Many conspiracy theories abound when it comes to Star Wars—some insane, others intriguing, some a bit of both (Darth Jar Jar, anyone?). But what happens when someone applies cold hard knowledge to the stories of a plucky Rebel alliance taking on a bloated Empire? Turns out readers get a grim economic portrayal of the financial standings of that Empire.

Zachary Feinstein, Ph.D., assistant professor of electrical and systems engineering in the School Of Engineering & Applied Science at Washington University in St. Louis recently unveiled a paper entitled “It’s A Trap: Emperor Palpatine’s Poison Pill” that lays out the case that the Empire was in dire fiscal straits at the end of Return Of The Jedi. After pumping most of its money into two ridiculous (and, in hindsight, easily defeated) Death Stars, it would need a galactic bailout. In this video, Feinstein lays out how they came to figure out the cost of a Death Star and what its resulting destruction(s) would mean for the financial outlook of the Empire:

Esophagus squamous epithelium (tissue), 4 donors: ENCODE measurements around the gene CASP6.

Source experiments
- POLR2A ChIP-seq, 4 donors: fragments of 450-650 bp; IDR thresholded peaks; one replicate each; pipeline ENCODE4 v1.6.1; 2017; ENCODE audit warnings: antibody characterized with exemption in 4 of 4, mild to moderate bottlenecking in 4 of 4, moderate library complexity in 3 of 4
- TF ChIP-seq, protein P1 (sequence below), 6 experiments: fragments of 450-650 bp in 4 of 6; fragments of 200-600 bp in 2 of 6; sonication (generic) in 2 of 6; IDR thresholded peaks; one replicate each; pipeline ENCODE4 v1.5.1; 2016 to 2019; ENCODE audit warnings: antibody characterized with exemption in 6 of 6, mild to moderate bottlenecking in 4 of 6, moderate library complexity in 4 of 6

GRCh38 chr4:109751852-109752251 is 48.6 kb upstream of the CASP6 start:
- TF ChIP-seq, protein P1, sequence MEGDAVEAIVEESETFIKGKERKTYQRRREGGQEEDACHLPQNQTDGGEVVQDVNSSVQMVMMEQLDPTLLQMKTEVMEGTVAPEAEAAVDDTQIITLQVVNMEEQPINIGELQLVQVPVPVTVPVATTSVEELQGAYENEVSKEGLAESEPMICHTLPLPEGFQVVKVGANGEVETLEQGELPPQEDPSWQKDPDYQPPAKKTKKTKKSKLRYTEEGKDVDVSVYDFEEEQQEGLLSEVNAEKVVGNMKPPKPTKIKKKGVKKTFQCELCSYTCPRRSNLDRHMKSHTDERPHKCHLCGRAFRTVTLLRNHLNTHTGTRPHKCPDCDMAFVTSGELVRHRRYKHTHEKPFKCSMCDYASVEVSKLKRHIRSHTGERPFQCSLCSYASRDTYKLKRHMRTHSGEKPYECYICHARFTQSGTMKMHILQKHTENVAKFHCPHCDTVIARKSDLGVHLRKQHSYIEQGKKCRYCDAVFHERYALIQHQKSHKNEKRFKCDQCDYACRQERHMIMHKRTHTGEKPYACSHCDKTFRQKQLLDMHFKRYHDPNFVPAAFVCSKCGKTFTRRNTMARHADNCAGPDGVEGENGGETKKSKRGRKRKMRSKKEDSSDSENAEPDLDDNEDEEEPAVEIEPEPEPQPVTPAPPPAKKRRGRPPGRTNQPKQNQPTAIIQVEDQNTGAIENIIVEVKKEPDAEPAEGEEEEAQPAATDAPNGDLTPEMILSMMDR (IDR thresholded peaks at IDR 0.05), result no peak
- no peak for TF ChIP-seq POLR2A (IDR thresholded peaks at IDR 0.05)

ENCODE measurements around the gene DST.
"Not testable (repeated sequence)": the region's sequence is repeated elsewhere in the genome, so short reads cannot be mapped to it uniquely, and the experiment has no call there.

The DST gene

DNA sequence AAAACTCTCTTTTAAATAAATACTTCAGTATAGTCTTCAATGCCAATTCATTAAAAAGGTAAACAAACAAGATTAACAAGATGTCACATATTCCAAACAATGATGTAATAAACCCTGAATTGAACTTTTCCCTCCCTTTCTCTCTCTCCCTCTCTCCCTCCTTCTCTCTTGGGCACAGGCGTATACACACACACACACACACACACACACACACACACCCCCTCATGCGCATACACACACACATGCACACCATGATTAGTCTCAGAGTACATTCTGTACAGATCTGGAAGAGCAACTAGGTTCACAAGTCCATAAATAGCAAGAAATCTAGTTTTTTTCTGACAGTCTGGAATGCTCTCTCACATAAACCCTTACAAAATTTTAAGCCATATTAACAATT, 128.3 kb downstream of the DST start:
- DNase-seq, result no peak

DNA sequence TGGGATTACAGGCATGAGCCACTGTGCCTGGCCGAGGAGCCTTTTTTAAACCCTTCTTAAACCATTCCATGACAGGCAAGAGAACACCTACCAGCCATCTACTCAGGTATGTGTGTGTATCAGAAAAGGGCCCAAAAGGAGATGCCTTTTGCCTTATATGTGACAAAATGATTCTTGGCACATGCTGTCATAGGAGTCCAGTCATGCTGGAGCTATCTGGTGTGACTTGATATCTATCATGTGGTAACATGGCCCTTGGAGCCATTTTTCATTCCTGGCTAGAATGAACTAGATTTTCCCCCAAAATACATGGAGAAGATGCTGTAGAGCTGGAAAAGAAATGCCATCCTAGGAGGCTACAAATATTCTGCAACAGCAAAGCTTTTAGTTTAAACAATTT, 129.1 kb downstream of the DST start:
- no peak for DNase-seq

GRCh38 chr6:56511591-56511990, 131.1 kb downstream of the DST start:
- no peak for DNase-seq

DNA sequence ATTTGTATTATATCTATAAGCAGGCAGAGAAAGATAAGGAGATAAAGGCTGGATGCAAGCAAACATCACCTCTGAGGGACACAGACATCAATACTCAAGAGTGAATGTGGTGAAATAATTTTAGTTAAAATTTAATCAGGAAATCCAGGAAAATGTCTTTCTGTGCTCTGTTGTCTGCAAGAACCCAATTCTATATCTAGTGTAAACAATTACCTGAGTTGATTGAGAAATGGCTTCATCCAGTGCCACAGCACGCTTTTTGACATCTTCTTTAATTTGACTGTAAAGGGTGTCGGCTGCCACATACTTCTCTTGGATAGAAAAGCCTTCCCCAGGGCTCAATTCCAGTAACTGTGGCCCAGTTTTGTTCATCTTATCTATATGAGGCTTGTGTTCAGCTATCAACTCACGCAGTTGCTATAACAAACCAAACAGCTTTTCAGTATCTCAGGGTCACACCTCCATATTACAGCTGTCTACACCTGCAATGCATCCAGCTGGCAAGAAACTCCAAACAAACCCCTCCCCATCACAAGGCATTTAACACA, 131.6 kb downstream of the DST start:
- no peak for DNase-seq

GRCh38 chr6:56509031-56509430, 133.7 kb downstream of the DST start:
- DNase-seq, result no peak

The Battle of Endor would find the Empire, and therefore that galaxy far far away, in desperate need for some sort of economic action to keep it all afloat. So while The Force Awakens may be setting records with its sales, the galaxy in which it exists was once on the brink of complete economic collapse.

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As Feinstein says,

The most surprising result was how large the economic collapse could be. Without a bailout, there was a non-negligible chance of over 30 percent drop in the size of the Galactic economy overnight—larger than the losses from the Great Depression over 4 years (from peak to trough).

The outlook appears very grim for the common Imperial citizen,” he said. “I think it is unlikely the Rebel Alliance could have found the political will and financial resources to provide the necessary banking bailout until it is too late.

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Those interested can read either the highlights of the paper here or else read the whole thing here and learn how the exercise in modeling an economic system led to this staggering realization that while the Rebels may have won they day, they also may have inherited mountains of debt.